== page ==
Trends noted in white, Hispanic Catholics _92203

Posted: 9/19/03

Trends noted in white & Hispanic Catholics

WASHINGTON (RNS)--New research shows that Hispanics who are born Catholic are more likely to remain in the church than white Catholics, and Hispanics who leave the church tend to adopt other faiths, while white Catholics do not.

The Center for Applied Research in the Apostolate at Georgetown University found that in a survey of 982 adults who were born Catholic, 81 percent of Hispanics remained Catholics, compared to 72 percent of whites.

But among "cradle Catholics" who have left the church, researchers found Hispanics were more likely to convert to another faith, while white dropouts were more likely to claim no faith at all.

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Posted: 9/19/03

Trends noted in white & Hispanic Catholics

WASHINGTON (RNS)–New research shows that Hispanics who are born Catholic are more likely to remain in the church than white Catholics, and Hispanics who leave the church tend to adopt other faiths, while white Catholics do not.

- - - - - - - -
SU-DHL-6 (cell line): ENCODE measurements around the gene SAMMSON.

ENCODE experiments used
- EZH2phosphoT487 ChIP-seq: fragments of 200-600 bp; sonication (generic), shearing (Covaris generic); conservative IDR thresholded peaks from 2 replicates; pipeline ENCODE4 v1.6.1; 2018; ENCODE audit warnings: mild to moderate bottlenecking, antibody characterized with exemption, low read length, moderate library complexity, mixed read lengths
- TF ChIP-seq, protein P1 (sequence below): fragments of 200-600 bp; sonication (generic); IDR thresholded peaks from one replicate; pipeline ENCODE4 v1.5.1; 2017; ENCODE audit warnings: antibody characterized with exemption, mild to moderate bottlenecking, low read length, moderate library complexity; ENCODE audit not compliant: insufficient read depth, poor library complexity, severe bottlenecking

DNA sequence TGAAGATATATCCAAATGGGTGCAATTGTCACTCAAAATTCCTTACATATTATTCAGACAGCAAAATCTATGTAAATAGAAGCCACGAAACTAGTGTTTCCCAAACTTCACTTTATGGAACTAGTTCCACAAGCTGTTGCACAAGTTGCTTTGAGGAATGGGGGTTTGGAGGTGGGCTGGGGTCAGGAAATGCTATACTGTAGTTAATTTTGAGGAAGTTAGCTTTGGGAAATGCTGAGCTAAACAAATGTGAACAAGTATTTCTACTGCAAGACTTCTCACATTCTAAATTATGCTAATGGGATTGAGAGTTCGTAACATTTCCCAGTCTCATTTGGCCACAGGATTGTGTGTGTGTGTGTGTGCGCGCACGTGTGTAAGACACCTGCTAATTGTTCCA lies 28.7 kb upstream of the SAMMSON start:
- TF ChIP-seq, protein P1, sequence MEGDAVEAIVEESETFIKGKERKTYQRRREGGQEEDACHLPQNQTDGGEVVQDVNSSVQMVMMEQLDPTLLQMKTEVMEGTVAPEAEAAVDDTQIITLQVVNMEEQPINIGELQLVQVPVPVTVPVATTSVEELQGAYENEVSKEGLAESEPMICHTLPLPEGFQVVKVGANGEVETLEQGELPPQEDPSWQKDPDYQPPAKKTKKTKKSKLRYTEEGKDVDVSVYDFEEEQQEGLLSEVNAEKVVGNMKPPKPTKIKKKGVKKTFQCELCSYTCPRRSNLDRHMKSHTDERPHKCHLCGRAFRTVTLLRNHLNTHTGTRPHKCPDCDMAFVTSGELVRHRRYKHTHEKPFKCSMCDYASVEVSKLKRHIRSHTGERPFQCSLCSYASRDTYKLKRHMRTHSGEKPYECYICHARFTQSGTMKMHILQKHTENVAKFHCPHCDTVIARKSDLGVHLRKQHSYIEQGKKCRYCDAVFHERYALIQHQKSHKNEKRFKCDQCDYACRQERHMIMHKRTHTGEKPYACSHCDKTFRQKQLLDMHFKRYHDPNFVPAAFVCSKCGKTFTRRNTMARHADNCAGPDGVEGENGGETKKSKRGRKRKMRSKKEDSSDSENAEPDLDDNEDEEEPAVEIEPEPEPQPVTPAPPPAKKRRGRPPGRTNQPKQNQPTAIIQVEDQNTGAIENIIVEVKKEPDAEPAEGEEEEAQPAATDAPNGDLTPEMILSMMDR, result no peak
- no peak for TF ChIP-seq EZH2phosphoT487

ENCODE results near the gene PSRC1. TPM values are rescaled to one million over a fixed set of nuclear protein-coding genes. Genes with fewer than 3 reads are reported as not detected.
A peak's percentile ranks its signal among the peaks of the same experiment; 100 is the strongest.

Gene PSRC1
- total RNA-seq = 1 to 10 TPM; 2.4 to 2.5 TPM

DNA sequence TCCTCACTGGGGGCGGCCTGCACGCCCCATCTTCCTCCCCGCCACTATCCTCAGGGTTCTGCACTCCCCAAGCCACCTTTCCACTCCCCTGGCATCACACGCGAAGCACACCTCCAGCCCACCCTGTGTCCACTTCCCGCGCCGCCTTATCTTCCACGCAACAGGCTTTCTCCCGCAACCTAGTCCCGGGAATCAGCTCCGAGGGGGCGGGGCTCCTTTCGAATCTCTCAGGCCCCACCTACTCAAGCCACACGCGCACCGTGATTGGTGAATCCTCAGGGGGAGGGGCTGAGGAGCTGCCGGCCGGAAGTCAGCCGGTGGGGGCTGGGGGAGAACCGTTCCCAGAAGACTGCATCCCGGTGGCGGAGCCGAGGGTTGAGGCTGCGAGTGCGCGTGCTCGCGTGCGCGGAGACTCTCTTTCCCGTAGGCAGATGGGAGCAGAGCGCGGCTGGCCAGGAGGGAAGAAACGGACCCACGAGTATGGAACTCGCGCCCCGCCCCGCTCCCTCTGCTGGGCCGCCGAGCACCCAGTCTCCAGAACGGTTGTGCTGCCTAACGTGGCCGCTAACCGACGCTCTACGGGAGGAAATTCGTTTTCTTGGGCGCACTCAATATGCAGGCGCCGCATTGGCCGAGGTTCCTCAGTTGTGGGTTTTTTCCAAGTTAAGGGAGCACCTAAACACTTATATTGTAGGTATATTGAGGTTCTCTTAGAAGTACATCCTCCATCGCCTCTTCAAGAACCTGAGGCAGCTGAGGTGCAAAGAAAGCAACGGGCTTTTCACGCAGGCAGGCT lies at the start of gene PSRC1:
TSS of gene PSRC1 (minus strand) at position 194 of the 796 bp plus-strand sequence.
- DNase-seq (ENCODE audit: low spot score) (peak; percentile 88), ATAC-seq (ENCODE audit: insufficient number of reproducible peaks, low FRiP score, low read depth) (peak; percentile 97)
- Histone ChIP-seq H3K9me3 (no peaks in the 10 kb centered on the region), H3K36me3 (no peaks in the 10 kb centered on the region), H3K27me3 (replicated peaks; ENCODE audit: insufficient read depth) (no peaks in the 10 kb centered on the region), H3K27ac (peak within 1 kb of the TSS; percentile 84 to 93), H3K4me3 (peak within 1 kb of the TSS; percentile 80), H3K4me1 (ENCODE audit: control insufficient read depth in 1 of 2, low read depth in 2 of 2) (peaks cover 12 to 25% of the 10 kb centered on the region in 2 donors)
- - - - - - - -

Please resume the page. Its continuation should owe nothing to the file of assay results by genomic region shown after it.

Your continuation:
The Center for Applied Research in the Apostolate at Georgetown University found that in a survey of 982 adults who were born Catholic, 81 percent of Hispanics remained Catholics, compared to 72 percent of whites.

But among “cradle Catholics” who have left the church, researchers found Hispanics were more likely to convert to another faith, while white dropouts were more likely to claim no faith at all.

Most former Catholics (56 percent) said they left the church after age 20. Ten percent said they left by the age of 10, and 34 percent left during their teenage years.

The research echoes earlier findings by the 2001 American Religious Identification Survey, which found the portion of Hispanics who labeled themselves Catholics had dropped from 66 percent to 57 percent since 1990.

The newest data cast doubts on the popular notion that Hispanic converts are flocking to Pentecostal churches. While the percentage of Pentecostals in the Hispanic population grew from only 3 percent to 4 percent between 1990 and 2001, those claiming “no religion” more than doubled from 6 percent to 13 percent.

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